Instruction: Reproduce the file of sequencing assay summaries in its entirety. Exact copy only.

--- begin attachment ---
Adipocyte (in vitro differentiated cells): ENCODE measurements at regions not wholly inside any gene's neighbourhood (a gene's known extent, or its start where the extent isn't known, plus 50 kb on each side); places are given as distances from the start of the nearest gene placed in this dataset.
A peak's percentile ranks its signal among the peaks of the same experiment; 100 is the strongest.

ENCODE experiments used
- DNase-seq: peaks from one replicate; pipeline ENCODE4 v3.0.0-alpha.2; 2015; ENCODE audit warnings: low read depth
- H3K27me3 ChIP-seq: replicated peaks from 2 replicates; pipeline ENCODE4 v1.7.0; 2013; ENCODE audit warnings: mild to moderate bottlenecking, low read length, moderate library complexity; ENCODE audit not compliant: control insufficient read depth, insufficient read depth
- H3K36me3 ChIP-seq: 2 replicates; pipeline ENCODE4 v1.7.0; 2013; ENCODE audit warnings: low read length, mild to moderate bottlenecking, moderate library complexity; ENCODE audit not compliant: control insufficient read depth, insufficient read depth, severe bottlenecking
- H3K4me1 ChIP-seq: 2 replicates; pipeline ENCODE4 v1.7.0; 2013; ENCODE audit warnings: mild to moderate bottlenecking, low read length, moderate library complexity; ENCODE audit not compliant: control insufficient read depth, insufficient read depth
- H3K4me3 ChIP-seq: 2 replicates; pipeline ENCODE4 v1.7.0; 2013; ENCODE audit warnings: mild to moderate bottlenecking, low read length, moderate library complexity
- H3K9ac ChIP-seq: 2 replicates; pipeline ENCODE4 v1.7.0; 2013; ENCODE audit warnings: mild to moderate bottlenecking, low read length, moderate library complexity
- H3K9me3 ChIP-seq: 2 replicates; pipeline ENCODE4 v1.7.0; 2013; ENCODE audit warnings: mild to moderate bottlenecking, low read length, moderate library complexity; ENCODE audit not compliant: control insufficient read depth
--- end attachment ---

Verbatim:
Adipocyte (in vitro differentiated cells): ENCODE measurements at regions not wholly inside any gene's neighbourhood (a gene's known extent, or its start where the extent isn't known, plus 50 kb on each side); places are given as distances from the start of the nearest gene placed in this dataset.
A peak's percentile ranks its signal among the peaks of the same experiment; 100 is the strongest.

ENCODE experiments used
- DNase-seq: peaks from one replicate; pipeline ENCODE4 v3.0.0-alpha.2; 2015; ENCODE audit warnings: low read depth
- H3K27me3 ChIP-seq: replicated peaks from 2 replicates; pipeline ENCODE4 v1.7.0; 2013; ENCODE audit warnings: mild to moderate bottlenecking, low read length, moderate library complexity; ENCODE audit not compliant: control insufficient read depth, insufficient read depth
- H3K36me3 ChIP-seq: 2 replicates; pipeline ENCODE4 v1.7.0; 2013; ENCODE audit warnings: low read length, mild to moderate bottlenecking, moderate library complexity; ENCODE audit not compliant: control insufficient read depth, insufficient read depth, severe bottlenecking
- H3K4me1 ChIP-seq: 2 replicates; pipeline ENCODE4 v1.7.0; 2013; ENCODE audit warnings: mild to moderate bottlenecking, low read length, moderate library complexity; ENCODE audit not compliant: control insufficient read depth, insufficient read depth
- H3K4me3 ChIP-seq: 2 replicates; pipeline ENCODE4 v1.7.0; 2013; ENCODE audit warnings: mild to moderate bottlenecking, low read length, moderate library complexity
- H3K9ac ChIP-seq: 2 replicates; pipeline ENCODE4 v1.7.0; 2013; ENCODE audit warnings: mild to moderate bottlenecking, low read length, moderate library complexity
- H3K9me3 ChIP-seq: 2 replicates; pipeline ENCODE4 v1.7.0; 2013; ENCODE audit warnings: mild to moderate bottlenecking, low read length, moderate library complexity; ENCODE audit not compliant: control insufficient read depth